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I recently attended a workshop with Rachel Fischbein, Esq. , titled "Fashion Law Primer: Protecting Your Designs." Design patents, utility patents, trademarks, trade dress, and copyright are the legal options to protect design work. There is a big problem with all the legal protections Rachel mentioned. Most of us aren't taking these legal steps, nor do we have the resources to take a copycat to court. So how do we protect our ideas, designs, brand identity or even a workshop title or content with our own initiative? Continue reading
Posted Dec 2, 2015 at Ask Harriete
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California Lawyers for the Arts is an advocacy organization for artists, makers and musicians. For 40 years they have been providing artists and musicians with referrals to lawyers, dispute resolution services, and education programs along with a publication library specifically for individuals in the creative arts and for art organizations.While CLA was the first legal organization to support the arts, I know many states now have their own organizations. Do some research for your state. Continue reading
Posted Dec 1, 2015 at Ask Harriete
Thanks Elaine, Great to hear from you. Reinventing our Thanksgiving table every year is pure joy. Harriete
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Every year, my favorite part of the holiday season is theme development in preparation for my Thanksgiving table . Similar to theme development for a booth display, the theme for a table should stimulate a visual feast of repeating design elements over and over. Continue reading
Posted Nov 27, 2015 at Ask Harriete
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Adventures always start with a journey. After a 3,000 mile, cross country red-eye flight I arrived in Washington D.C. exactly 6 hours before the fancy shindig opening at the Renwick Gallery. My amazing art adventure in Washington, D.C. was a marathon day. WONDER was truly an example of the artist's vision combined with execution by hand to bring a grand inspiration to reality. Not everything can be made by machine or created by computer. Sometimes it can only be hand made to create Wonder. Here is a preview. Fill your heart and mind with inspiration on a grand and gutsy scale. Continue reading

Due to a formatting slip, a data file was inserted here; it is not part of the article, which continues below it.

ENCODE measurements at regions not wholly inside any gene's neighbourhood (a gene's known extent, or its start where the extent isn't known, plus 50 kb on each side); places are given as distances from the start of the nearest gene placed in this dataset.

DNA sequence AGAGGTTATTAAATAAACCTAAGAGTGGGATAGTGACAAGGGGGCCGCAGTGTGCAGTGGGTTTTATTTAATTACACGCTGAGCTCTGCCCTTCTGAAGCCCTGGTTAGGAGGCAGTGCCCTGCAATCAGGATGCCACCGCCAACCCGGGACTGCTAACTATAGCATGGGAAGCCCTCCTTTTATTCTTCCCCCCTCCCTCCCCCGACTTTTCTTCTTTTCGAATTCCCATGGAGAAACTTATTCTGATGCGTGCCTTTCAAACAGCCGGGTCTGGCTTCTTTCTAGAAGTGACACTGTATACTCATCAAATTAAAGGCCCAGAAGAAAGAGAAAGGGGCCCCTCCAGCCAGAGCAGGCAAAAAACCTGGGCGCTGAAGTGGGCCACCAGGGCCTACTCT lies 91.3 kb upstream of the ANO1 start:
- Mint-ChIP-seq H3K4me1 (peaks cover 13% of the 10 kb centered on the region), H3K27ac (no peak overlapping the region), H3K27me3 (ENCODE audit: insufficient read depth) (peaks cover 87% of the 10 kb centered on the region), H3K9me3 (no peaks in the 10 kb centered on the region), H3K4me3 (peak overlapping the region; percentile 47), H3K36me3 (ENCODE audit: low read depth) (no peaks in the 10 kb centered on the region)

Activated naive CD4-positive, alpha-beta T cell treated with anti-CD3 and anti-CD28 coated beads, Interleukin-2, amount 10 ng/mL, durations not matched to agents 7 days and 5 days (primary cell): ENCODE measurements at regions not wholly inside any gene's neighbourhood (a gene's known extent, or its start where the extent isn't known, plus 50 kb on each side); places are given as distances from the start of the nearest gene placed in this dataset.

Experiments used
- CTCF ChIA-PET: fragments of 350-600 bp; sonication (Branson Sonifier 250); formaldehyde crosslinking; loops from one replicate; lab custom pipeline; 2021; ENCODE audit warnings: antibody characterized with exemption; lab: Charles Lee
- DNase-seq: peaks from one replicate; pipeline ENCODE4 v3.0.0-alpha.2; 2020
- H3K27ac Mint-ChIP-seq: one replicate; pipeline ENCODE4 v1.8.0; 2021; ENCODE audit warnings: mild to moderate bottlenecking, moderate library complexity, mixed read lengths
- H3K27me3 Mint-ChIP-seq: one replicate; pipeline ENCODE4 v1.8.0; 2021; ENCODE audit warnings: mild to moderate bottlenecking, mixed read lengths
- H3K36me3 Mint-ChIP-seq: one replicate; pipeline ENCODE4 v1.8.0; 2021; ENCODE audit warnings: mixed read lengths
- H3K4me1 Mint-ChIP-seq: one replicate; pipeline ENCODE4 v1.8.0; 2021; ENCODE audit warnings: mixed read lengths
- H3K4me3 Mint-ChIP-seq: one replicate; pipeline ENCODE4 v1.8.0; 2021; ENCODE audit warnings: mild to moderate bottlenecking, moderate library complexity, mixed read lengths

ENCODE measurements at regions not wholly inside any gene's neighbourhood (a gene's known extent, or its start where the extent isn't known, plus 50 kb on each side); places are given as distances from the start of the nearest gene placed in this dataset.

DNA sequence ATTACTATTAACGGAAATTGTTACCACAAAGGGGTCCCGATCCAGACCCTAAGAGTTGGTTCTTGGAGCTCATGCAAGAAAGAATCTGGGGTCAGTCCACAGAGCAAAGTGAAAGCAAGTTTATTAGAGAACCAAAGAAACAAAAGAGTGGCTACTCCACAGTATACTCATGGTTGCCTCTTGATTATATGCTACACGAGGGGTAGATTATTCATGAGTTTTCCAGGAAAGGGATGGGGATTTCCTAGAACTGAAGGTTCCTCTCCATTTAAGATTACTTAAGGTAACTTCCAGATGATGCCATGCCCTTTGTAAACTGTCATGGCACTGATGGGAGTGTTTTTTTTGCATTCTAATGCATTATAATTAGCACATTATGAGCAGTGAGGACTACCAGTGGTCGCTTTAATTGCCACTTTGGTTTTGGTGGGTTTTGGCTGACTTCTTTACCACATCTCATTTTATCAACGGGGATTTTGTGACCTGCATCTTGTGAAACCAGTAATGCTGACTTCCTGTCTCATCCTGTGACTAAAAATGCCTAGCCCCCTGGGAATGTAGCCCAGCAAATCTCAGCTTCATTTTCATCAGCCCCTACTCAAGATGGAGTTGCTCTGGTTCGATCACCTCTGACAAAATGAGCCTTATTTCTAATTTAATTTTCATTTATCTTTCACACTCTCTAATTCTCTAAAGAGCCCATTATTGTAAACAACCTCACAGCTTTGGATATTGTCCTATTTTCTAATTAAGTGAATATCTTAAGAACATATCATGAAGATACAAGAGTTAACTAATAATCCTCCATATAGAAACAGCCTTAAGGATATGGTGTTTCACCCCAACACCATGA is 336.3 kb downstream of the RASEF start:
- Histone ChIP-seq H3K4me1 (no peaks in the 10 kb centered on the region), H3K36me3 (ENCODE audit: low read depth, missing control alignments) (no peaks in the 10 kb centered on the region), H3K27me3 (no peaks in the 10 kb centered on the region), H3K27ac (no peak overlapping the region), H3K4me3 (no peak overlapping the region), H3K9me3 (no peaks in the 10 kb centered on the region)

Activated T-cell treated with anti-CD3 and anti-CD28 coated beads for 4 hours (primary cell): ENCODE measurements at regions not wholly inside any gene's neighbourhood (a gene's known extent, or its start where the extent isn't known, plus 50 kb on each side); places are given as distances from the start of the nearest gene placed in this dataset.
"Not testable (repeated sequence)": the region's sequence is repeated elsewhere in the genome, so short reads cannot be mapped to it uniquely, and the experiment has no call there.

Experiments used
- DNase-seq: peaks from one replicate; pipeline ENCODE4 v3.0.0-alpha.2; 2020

Posted Nov 16, 2015 at Ask Harriete
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How should one justify the time and expense for going to an opening? I am not sure, but when my artwork is in a museum exhibition in New York City, the opening seems like something of a bigger deal . . . but the "adventure" is much scarier, more expensive, and oh so many thousands of miles away. I deliberated with myself extensively, but when the curator said that I could stay at her house....I had to say "yes." Continue reading
Posted Nov 9, 2015 at Ask Harriete
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Passion does not equal profit. If expecting to make money, we need to separate our love for creative making from the down to earth reality of selling. The caution is to not let our creative passions cloud the realities of marketing, selling, generating profits, and avoiding loss. Read two important posts about the business side of art & craft. Continue reading
Posted Nov 5, 2015 at Ask Harriete
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I just found out that my artwork, Identity Complex, is currently on view at the Racine Art Museum in Racine, Wisconsin. The exhibition that includes my work is titled "Lost and Found: Featuring Kim Alsbrooks and Nikki Couppee." So the question that I always want to ask participating artists is . . . "How did your work get to be in this museum's permanent collection?" Continue reading
Posted Nov 3, 2015 at Ask Harriete
Christine, Your dice costume sounds fantastic!!! Lucky girl you were for having such a dynamic costume duo. Harriete
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Looking through some old photos at my parents' house, I found old memories . . . and remembered that long ago I learned a valuable lesson from my Halloween costume.These photos also caused me to remember a profound lesson that I learned that day. My realization at 8 years old was that a store-bought costume was not as good as home made.I learned that home made and hand made are better even with imperfections and mistakes. This lesson I learned at the age of 8 has taken me a long way. Perhaps makers are makers because they have had a similar experience. Imagine . . . and make it your own. Continue reading
Posted Oct 30, 2015 at Ask Harriete